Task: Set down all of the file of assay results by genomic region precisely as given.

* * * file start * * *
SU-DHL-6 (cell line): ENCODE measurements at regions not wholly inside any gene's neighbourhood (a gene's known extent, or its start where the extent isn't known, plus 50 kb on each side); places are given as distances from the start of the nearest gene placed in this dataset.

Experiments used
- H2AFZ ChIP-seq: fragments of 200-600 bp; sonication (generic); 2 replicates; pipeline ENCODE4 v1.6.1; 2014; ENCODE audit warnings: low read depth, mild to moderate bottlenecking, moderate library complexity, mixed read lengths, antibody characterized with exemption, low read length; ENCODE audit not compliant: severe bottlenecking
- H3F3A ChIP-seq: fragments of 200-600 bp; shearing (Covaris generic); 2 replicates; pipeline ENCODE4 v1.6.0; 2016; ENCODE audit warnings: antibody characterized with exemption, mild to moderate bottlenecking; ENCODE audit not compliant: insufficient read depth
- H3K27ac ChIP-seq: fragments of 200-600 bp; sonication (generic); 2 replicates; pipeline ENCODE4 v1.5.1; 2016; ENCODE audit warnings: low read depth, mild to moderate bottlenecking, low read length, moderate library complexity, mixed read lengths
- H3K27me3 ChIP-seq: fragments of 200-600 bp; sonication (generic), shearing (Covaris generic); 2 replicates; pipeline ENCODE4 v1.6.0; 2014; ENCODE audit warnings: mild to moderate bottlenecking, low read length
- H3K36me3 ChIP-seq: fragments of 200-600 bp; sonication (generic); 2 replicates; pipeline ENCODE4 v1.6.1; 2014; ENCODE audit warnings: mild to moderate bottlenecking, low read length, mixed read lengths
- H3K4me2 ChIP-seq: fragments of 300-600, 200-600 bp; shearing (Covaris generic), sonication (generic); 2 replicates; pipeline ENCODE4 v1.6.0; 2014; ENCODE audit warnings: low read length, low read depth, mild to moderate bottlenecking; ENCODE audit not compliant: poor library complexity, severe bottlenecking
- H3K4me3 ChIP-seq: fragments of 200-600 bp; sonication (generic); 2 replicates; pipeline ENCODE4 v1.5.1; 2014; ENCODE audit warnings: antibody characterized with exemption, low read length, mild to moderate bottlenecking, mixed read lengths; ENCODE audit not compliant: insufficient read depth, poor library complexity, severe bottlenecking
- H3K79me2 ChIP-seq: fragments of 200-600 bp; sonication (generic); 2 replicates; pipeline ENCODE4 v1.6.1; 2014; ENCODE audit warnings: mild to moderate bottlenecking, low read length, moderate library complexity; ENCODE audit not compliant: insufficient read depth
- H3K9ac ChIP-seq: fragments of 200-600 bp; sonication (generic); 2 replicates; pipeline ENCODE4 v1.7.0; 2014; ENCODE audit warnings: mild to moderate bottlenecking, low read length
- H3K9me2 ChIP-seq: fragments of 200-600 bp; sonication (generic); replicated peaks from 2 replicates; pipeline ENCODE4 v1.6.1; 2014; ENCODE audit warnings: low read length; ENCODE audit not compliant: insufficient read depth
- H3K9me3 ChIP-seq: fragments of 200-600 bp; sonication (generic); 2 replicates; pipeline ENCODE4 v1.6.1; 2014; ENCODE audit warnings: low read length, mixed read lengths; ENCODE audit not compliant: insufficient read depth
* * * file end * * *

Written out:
SU-DHL-6 (cell line): ENCODE measurements at regions not wholly inside any gene's neighbourhood (a gene's known extent, or its start where the extent isn't known, plus 50 kb on each side); places are given as distances from the start of the nearest gene placed in this dataset.

Experiments used
- H2AFZ ChIP-seq: fragments of 200-600 bp; sonication (generic); 2 replicates; pipeline ENCODE4 v1.6.1; 2014; ENCODE audit warnings: low read depth, mild to moderate bottlenecking, moderate library complexity, mixed read lengths, antibody characterized with exemption, low read length; ENCODE audit not compliant: severe bottlenecking
- H3F3A ChIP-seq: fragments of 200-600 bp; shearing (Covaris generic); 2 replicates; pipeline ENCODE4 v1.6.0; 2016; ENCODE audit warnings: antibody characterized with exemption, mild to moderate bottlenecking; ENCODE audit not compliant: insufficient read depth
- H3K27ac ChIP-seq: fragments of 200-600 bp; sonication (generic); 2 replicates; pipeline ENCODE4 v1.5.1; 2016; ENCODE audit warnings: low read depth, mild to moderate bottlenecking, low read length, moderate library complexity, mixed read lengths
- H3K27me3 ChIP-seq: fragments of 200-600 bp; sonication (generic), shearing (Covaris generic); 2 replicates; pipeline ENCODE4 v1.6.0; 2014; ENCODE audit warnings: mild to moderate bottlenecking, low read length
- H3K36me3 ChIP-seq: fragments of 200-600 bp; sonication (generic); 2 replicates; pipeline ENCODE4 v1.6.1; 2014; ENCODE audit warnings: mild to moderate bottlenecking, low read length, mixed read lengths
- H3K4me2 ChIP-seq: fragments of 300-600, 200-600 bp; shearing (Covaris generic), sonication (generic); 2 replicates; pipeline ENCODE4 v1.6.0; 2014; ENCODE audit warnings: low read length, low read depth, mild to moderate bottlenecking; ENCODE audit not compliant: poor library complexity, severe bottlenecking
- H3K4me3 ChIP-seq: fragments of 200-600 bp; sonication (generic); 2 replicates; pipeline ENCODE4 v1.5.1; 2014; ENCODE audit warnings: antibody characterized with exemption, low read length, mild to moderate bottlenecking, mixed read lengths; ENCODE audit not compliant: insufficient read depth, poor library complexity, severe bottlenecking
- H3K79me2 ChIP-seq: fragments of 200-600 bp; sonication (generic); 2 replicates; pipeline ENCODE4 v1.6.1; 2014; ENCODE audit warnings: mild to moderate bottlenecking, low read length, moderate library complexity; ENCODE audit not compliant: insufficient read depth
- H3K9ac ChIP-seq: fragments of 200-600 bp; sonication (generic); 2 replicates; pipeline ENCODE4 v1.7.0; 2014; ENCODE audit warnings: mild to moderate bottlenecking, low read length
- H3K9me2 ChIP-seq: fragments of 200-600 bp; sonication (generic); replicated peaks from 2 replicates; pipeline ENCODE4 v1.6.1; 2014; ENCODE audit warnings: low read length; ENCODE audit not compliant: insufficient read depth
- H3K9me3 ChIP-seq: fragments of 200-600 bp; sonication (generic); 2 replicates; pipeline ENCODE4 v1.6.1; 2014; ENCODE audit warnings: low read length, mixed read lengths; ENCODE audit not compliant: insufficient read depth